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Updated Apr 11, 2024

Opening a Restaurant? Here’s Your Equipment Checklist

Determine your precise equipment needs before launching your eatery.

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Kiely Kuligowski, Business Strategy Insider and Senior Writer
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Editor Reviewed
This guide was reviewed by a Business News Daily editor to ensure it provides comprehensive and accurate information to aid your buying decision.

Table of Contents

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If you’re opening a restaurant, acquiring your furniture and equipment should involve a long and carefully thought-out process — these are the tools that will serve as the backbone of your entire business. To help you know what your kitchen needs, we spoke to experienced restaurateurs to determine what you should buy, what you should lease and the equipment you should not skimp on.

Editor’s note: Looking for information on equipment leasing? Use the questionnaire below, and our vendor partners will contact you to provide you with the information you need:

Front-of-house (FOH) restaurant equipment

Your FOH includes anything your guests see and interact with, from décor to how they pay for their food.

1. Tables and chairs

The number of tables and chairs you need will be determined by the size of your restaurant, fire codes and your eatery’s overall design. You should have a mix of seating options and tables that can fit together easily to accommodate larger parties. Andrew Diamond, president of Angry Crab Shack, recommends buying your tables and chairs because it’s usually more cost-effective than leasing.

2. Podium

If you plan to have a host or hostess to greet and seat guests, you’ll need a podium where they can stand and keep the reservation book. Look for a podium that includes storage space for menus and perhaps silverware. You’ll likely want to buy this furniture instead of leasing it.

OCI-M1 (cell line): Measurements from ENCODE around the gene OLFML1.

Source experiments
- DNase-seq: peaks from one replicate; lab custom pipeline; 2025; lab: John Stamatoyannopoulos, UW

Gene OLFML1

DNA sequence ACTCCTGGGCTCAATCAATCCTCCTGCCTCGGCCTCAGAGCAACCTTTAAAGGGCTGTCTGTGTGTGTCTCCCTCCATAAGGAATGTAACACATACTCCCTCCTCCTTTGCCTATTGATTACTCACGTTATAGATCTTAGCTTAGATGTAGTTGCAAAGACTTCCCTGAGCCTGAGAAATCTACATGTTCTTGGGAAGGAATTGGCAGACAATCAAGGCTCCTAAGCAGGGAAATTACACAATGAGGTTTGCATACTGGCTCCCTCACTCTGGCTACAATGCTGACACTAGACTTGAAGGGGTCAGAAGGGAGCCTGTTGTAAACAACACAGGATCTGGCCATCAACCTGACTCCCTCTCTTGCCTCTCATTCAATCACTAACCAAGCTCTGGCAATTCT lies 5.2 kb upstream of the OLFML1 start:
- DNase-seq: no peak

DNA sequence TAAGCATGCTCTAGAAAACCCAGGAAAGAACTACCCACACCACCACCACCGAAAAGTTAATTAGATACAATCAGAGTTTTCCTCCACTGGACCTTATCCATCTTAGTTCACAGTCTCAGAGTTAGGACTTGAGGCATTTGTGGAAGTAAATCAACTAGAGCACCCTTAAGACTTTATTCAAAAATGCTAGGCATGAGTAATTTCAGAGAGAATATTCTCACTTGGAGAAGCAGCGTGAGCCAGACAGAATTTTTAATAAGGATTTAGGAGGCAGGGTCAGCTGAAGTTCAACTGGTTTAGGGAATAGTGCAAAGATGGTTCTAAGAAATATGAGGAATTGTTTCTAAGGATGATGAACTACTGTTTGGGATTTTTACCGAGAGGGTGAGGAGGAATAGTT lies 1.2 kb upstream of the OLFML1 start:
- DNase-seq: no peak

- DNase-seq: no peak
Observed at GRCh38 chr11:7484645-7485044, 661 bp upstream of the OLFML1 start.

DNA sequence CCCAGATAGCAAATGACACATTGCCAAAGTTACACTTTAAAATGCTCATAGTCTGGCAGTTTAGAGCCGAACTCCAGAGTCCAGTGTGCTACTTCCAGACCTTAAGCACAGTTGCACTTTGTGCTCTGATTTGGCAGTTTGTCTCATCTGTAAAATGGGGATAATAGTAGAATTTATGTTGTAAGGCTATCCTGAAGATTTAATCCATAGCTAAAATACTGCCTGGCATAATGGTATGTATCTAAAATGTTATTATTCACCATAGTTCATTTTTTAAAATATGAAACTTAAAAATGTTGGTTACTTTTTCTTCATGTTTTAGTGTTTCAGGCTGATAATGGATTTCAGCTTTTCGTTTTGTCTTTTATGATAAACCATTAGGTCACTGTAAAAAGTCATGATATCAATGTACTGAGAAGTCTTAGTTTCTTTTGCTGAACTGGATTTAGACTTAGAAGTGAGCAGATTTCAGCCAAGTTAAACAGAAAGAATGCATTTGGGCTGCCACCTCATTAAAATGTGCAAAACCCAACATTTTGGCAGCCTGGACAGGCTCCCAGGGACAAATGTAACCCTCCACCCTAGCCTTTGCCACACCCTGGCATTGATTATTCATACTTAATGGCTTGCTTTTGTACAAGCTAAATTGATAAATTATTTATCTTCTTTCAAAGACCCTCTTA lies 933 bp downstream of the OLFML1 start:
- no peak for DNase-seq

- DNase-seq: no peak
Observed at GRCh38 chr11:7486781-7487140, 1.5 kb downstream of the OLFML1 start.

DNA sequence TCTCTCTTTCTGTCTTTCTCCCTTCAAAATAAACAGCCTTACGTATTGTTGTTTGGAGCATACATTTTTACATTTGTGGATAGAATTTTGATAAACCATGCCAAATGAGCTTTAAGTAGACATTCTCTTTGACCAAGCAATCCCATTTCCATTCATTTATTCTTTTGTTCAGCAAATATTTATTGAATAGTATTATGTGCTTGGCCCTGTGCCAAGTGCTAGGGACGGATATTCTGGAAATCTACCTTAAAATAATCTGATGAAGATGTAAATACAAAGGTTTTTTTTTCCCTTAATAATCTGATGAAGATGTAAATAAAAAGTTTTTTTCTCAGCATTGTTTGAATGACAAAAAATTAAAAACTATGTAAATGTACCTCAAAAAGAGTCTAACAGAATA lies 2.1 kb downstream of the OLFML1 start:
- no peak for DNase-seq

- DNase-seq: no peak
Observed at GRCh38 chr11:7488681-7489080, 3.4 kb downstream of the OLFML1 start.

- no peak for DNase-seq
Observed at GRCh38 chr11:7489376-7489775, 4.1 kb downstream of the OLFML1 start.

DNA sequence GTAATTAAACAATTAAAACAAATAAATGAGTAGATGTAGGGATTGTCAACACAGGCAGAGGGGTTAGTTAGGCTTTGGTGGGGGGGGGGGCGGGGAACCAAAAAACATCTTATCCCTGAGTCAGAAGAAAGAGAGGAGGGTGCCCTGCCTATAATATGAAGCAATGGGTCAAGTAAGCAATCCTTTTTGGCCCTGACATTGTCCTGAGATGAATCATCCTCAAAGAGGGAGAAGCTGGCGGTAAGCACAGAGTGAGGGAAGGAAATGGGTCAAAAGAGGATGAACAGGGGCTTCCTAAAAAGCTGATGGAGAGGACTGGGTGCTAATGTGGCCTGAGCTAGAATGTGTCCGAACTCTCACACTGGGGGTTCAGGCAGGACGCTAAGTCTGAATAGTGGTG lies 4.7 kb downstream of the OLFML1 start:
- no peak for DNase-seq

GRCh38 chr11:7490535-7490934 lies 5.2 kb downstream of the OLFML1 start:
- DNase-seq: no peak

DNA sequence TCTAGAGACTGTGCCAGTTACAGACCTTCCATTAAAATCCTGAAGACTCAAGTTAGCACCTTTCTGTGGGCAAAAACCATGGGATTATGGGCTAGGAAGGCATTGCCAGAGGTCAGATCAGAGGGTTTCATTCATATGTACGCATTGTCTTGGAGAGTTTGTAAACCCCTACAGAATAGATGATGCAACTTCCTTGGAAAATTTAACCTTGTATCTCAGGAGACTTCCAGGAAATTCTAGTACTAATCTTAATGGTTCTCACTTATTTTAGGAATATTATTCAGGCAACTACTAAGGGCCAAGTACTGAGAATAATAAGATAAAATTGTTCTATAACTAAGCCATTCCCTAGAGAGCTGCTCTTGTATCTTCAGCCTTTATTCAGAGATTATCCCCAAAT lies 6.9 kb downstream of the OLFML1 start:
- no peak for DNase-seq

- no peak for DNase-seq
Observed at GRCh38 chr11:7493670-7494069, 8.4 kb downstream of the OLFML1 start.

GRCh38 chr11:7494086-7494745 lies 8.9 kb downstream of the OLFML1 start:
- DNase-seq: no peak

3. POS System

At its most basic level, a point-of-sale (POS) system will allow your waitstaff to input orders and your guests to pay for their meals. There is a wide variety of systems, all with different options and customizations. If used properly, POS systems can also help with inventory tracking. POS systems typically are leased from the vendor and include regular updates. [Check out our picks for the best POS systems]

4. Linens

Linens — including napkins, towels, rags and aprons — are some of the most essential items in your kitchen. “Most new restaurateurs are not aware [of] the sheer number of rags/towels required to keep the restaurant clean and operational,” noted restaurateur Nick Kamboj, CEO of Aston & James. He recommends hiring a linen service to provide the restaurant with weekly fresh linens and cleaning services. “It is worth it,” Kamboj advised. “Trust me.”

5. Dishes

Guests eat with their eyes before they ever taste your food — a fact that should inform everything from how your chef plates the food to the tableware you use. In general, round, white plates tend to enhance sweet flavors, but black, angular plates can boost savory flavors. Red plates tend to reduce how much diners eat and blue plates can be a turnoff to one’s appetite altogether.

6. A security system

Your patrons will appreciate a sense of security and you can protect your assets with the right security system. You may even get a discount on your insurance. The cost of electronic access control will vary depending on the type of hardware used and the number of doors you must secure. Costs may range from $1,000 and up per door.

FYIDid you know
Our guide to choosing the right business security system can help you protect your location, tools and machinery properly.

Back-of-house (BOH) restaurant equipment

Just as the kitchen is the heart of the home, it’s also the heart of a restaurant. It’s where you show off why you started your business and bring your menu to life. Consider investing in or leasing high-quality equipment for your kitchen carefully because it will be in heavy use every day. You should budget anywhere from $30,000 to $100,000 for your BOH equipment, depending on your restaurant’s needs.

7. Refrigerator

“This will house your meats, poultry, dairy and fresh produce,” said Kamboj. Depending on the size and needs of your restaurant, your cooler can be a reach-in or a walk-in. “Walk-ins cost approximately $10,000 but should last for up to 20 years with regular maintenance if you choose to buy,” Kamboj added. Many restaurant owners lease refrigerators.

8. Freezer

Like a cooler, you must determine your restaurant’s needs when acquiring a freezer, which can be a chest, upright or walk-in. The size of your freezer will also determine your monthly operating costs for this equipment.

9. Food preparation counters

Stainless steel food preparation counters are standard in commercial kitchens. They resist corrosion and contamination and are easy to clean. They come in various sizes, so you can choose which size works best in your kitchen. You will likely want to lease these.

10. Range

If your restaurant requires food to be prepared over an open flame, you’ll need a kitchen range. You can choose between gas or electric ranges. If you have an open kitchen, gas ranges offer a visually pleasing and responsive cooking experience. Meanwhile, electric ranges are elegant and easy to clean. You’ll likely want to consider leasing this big purchase.

11. Oven